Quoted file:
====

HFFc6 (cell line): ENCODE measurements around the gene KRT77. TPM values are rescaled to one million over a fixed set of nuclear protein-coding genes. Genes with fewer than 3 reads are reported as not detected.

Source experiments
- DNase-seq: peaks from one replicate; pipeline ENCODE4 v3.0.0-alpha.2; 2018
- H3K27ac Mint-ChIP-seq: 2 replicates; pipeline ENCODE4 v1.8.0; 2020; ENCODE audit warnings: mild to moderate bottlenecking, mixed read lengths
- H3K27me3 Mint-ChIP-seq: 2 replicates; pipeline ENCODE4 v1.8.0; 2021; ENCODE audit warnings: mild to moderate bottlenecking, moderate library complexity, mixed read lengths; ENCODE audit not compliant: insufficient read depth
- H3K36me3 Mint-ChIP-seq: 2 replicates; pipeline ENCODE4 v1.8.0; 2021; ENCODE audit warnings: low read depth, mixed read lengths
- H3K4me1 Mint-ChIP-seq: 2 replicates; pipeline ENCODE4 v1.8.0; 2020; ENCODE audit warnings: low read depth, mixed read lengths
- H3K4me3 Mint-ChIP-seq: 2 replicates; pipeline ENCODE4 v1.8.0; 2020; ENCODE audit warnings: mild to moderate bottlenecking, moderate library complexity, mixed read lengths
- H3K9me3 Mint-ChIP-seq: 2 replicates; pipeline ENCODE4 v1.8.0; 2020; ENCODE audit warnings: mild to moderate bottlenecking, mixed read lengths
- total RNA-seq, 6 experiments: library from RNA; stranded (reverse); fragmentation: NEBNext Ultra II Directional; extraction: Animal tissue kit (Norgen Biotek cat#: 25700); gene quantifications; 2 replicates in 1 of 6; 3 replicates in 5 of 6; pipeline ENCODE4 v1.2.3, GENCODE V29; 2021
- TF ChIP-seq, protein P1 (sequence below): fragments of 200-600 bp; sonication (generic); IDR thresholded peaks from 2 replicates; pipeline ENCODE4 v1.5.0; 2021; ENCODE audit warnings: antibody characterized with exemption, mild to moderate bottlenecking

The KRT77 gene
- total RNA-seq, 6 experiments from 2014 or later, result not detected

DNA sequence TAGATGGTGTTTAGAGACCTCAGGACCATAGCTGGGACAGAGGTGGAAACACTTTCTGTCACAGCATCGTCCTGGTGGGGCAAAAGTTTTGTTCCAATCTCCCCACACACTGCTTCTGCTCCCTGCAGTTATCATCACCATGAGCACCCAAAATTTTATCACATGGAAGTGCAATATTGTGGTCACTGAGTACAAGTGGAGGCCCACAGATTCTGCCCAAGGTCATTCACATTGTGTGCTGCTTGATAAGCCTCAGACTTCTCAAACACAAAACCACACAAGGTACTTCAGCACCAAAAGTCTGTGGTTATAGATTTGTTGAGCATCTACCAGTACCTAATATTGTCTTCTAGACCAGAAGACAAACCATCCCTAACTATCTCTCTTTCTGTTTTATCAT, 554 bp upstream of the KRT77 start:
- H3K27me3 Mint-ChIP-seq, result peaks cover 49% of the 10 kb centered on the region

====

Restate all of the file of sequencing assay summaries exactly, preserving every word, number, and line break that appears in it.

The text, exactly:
HFFc6 (cell line): ENCODE measurements around the gene KRT77. TPM values are rescaled to one million over a fixed set of nuclear protein-coding genes. Genes with fewer than 3 reads are reported as not detected.

Source experiments
- DNase-seq: peaks from one replicate; pipeline ENCODE4 v3.0.0-alpha.2; 2018
- H3K27ac Mint-ChIP-seq: 2 replicates; pipeline ENCODE4 v1.8.0; 2020; ENCODE audit warnings: mild to moderate bottlenecking, mixed read lengths
- H3K27me3 Mint-ChIP-seq: 2 replicates; pipeline ENCODE4 v1.8.0; 2021; ENCODE audit warnings: mild to moderate bottlenecking, moderate library complexity, mixed read lengths; ENCODE audit not compliant: insufficient read depth
- H3K36me3 Mint-ChIP-seq: 2 replicates; pipeline ENCODE4 v1.8.0; 2021; ENCODE audit warnings: low read depth, mixed read lengths
- H3K4me1 Mint-ChIP-seq: 2 replicates; pipeline ENCODE4 v1.8.0; 2020; ENCODE audit warnings: low read depth, mixed read lengths
- H3K4me3 Mint-ChIP-seq: 2 replicates; pipeline ENCODE4 v1.8.0; 2020; ENCODE audit warnings: mild to moderate bottlenecking, moderate library complexity, mixed read lengths
- H3K9me3 Mint-ChIP-seq: 2 replicates; pipeline ENCODE4 v1.8.0; 2020; ENCODE audit warnings: mild to moderate bottlenecking, mixed read lengths
- total RNA-seq, 6 experiments: library from RNA; stranded (reverse); fragmentation: NEBNext Ultra II Directional; extraction: Animal tissue kit (Norgen Biotek cat#: 25700); gene quantifications; 2 replicates in 1 of 6; 3 replicates in 5 of 6; pipeline ENCODE4 v1.2.3, GENCODE V29; 2021
- TF ChIP-seq, protein P1 (sequence below): fragments of 200-600 bp; sonication (generic); IDR thresholded peaks from 2 replicates; pipeline ENCODE4 v1.5.0; 2021; ENCODE audit warnings: antibody characterized with exemption, mild to moderate bottlenecking

The KRT77 gene
- total RNA-seq, 6 experiments from 2014 or later, result not detected

DNA sequence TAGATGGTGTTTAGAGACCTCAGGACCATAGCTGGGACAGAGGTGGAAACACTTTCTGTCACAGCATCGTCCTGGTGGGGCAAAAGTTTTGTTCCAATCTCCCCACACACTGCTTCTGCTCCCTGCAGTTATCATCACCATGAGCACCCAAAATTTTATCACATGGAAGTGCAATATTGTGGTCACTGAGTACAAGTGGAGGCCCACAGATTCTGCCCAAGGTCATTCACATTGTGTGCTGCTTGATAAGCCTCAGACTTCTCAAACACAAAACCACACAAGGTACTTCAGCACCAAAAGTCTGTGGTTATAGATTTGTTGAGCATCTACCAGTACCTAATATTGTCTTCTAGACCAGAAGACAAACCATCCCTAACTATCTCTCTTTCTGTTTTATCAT, 554 bp upstream of the KRT77 start:
- H3K27me3 Mint-ChIP-seq, result peaks cover 49% of the 10 kb centered on the region